Among 35 patients with SGOS, 33 patients presented hypometabolic areas involving two islands and the bottom of single sulcus and only 2 patients were characterized with single gurus hypometabolism which included superficial cortex of a gyrus and proximal continuous islands of sulci. Superficial cortex hypometabolism presents incontinuity in conventional PET imaging, while simple sulcus hypometabolism can be easily missed if the sulcus is narrow or small. PET-MRI co-registration could provide gray matter background and improved the detection sensitivity of such kind of hypometabolic pattern. All patients with BOSH, SIOS and most of SGOS were confined to a single sulcus and most (46/48) were extra-temporal lesions, especially in frontal lobe (33/48). In the revision of the Barkovich classification (Barkovich et al., 2005), bottom-of-sulcus dysplasia (BOSD) was defined as focal cortical dysplasia with balloon cells, which corresponded to FCD type IIb. BOSD was reported to have a predilection for the frontal lobe (Harvey et al., 2015; Nakajima et al., 2016). Consistently with previous reports, all cases with BOSH in our study were frontal lobe FCD, and 6 of 9 patients were FCD type IIb. These findings confirmed the detection value of PET-MRI co-registration in frontal lobe FCD. The predilection of the frontal lobe for most limited hypometabolic patterns reminds us to pay attention to the small focalized FCD in patients suspicious of frontal lobe epilepsy.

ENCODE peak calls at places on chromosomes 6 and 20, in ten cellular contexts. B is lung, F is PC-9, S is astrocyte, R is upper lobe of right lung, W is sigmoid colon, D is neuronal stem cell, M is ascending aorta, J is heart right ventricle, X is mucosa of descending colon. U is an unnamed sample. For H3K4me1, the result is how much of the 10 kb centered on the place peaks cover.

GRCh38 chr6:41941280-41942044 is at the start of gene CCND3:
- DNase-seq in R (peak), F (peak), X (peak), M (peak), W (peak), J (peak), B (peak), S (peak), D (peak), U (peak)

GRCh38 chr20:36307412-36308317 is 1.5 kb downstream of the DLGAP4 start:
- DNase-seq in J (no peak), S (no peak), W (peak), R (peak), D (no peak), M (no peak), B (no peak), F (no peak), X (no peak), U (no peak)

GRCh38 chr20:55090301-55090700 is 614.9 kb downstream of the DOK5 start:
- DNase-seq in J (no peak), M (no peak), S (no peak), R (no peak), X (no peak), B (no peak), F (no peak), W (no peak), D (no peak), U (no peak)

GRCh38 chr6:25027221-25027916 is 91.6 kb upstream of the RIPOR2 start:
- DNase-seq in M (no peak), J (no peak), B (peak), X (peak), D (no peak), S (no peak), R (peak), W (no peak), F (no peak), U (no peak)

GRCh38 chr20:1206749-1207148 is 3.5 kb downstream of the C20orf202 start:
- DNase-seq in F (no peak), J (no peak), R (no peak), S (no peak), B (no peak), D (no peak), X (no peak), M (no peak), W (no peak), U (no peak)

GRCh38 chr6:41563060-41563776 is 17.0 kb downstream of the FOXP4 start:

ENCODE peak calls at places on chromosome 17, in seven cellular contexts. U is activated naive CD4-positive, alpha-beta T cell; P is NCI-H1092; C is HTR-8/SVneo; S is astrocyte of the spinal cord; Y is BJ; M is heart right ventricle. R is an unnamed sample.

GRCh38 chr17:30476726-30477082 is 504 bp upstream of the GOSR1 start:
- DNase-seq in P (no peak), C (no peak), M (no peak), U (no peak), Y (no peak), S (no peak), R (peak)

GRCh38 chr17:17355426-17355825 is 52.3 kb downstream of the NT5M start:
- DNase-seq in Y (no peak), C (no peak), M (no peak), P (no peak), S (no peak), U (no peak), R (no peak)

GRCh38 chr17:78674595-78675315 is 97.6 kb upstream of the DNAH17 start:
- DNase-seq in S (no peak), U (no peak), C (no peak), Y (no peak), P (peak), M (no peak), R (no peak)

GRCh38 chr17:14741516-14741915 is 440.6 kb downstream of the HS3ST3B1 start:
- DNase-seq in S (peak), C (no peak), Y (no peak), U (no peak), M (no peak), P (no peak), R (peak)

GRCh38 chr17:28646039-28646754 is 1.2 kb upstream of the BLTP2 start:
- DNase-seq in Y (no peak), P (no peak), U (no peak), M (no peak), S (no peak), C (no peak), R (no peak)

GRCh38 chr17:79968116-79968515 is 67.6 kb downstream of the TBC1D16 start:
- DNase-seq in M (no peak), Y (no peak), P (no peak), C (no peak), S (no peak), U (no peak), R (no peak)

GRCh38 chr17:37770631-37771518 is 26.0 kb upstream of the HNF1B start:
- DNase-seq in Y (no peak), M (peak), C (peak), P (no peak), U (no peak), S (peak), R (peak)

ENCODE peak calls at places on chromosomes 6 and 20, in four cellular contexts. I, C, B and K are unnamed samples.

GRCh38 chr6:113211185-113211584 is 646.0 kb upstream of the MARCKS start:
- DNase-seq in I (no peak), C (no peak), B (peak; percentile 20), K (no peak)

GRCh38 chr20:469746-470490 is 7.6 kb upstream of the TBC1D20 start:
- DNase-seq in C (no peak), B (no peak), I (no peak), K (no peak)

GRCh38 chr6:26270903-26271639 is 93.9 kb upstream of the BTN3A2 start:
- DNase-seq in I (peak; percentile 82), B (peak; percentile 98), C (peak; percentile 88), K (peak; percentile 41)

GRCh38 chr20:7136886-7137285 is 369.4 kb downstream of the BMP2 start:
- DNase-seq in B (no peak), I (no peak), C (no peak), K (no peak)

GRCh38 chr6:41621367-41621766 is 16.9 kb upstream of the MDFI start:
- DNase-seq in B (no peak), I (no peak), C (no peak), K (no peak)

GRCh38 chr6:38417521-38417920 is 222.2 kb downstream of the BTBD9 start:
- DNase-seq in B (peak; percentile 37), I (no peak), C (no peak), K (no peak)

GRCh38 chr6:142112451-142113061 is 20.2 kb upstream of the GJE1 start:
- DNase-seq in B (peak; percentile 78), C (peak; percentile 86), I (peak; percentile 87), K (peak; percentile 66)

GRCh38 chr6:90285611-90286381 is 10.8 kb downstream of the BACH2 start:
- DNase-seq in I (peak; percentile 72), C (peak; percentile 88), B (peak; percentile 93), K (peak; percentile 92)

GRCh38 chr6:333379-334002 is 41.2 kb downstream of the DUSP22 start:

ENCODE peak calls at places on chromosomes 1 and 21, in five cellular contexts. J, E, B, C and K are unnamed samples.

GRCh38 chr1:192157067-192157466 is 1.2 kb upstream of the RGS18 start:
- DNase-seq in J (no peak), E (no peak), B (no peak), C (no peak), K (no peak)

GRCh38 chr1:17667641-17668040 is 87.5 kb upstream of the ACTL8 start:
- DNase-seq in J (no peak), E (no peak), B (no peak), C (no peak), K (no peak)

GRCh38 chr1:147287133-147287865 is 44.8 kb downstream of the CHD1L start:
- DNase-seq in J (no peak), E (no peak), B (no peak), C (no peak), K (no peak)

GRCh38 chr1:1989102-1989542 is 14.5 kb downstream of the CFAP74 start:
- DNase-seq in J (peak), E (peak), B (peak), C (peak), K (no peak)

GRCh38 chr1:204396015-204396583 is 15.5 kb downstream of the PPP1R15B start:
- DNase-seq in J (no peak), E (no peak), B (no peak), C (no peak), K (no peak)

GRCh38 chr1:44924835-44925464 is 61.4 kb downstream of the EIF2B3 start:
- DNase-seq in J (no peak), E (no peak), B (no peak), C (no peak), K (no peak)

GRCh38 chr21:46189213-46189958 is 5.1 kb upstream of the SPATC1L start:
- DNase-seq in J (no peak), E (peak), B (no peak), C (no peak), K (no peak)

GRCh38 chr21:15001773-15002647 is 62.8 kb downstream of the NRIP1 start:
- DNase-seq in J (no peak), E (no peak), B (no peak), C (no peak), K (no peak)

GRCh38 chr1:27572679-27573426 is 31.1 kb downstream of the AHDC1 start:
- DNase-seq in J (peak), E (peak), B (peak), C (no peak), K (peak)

The first limitation of our study was the patient selection bias, because only patients with both MRI and PET scans were included in our study and some FCD patients with obvious MRI lesions might have no PET imaging data. Secondly, hypometabolic patterns of PET-MRI co-registration were evaluated subjectively. Actually, we could not confirm the extension of hypometabolic area was accord with the pathological lesion, especially in FCD type I. Thirdly, the few patients with FCD in the parietal, occipital and insular lobes and patients with hypometabolic patterns of BOSH and SIOS limited further statistical analysis; FCD type I was not further classified into Ia, Ib, and Ic as defined by ILAE (Blümcke et al., 2011). Fourthly, other presurgical evaluation information, including seizure semiology and EEG, were not analyzed together with imaging analysis, which are important predictors for surgical outcomes. Lastly, While FDG-PET is used in clinical practice for epilepsy surgery, PET with other specific ligands, including the AMPA (α-amino-3-hydroxy-5-methyl-4-isoxazole propionic acid) receptors (Sukprakun and Tepmongkol, 2022) and [(11)C] flumazenil (FMZ; Hodolic et al., 2016), may provide further Supplementary information for FCD localization.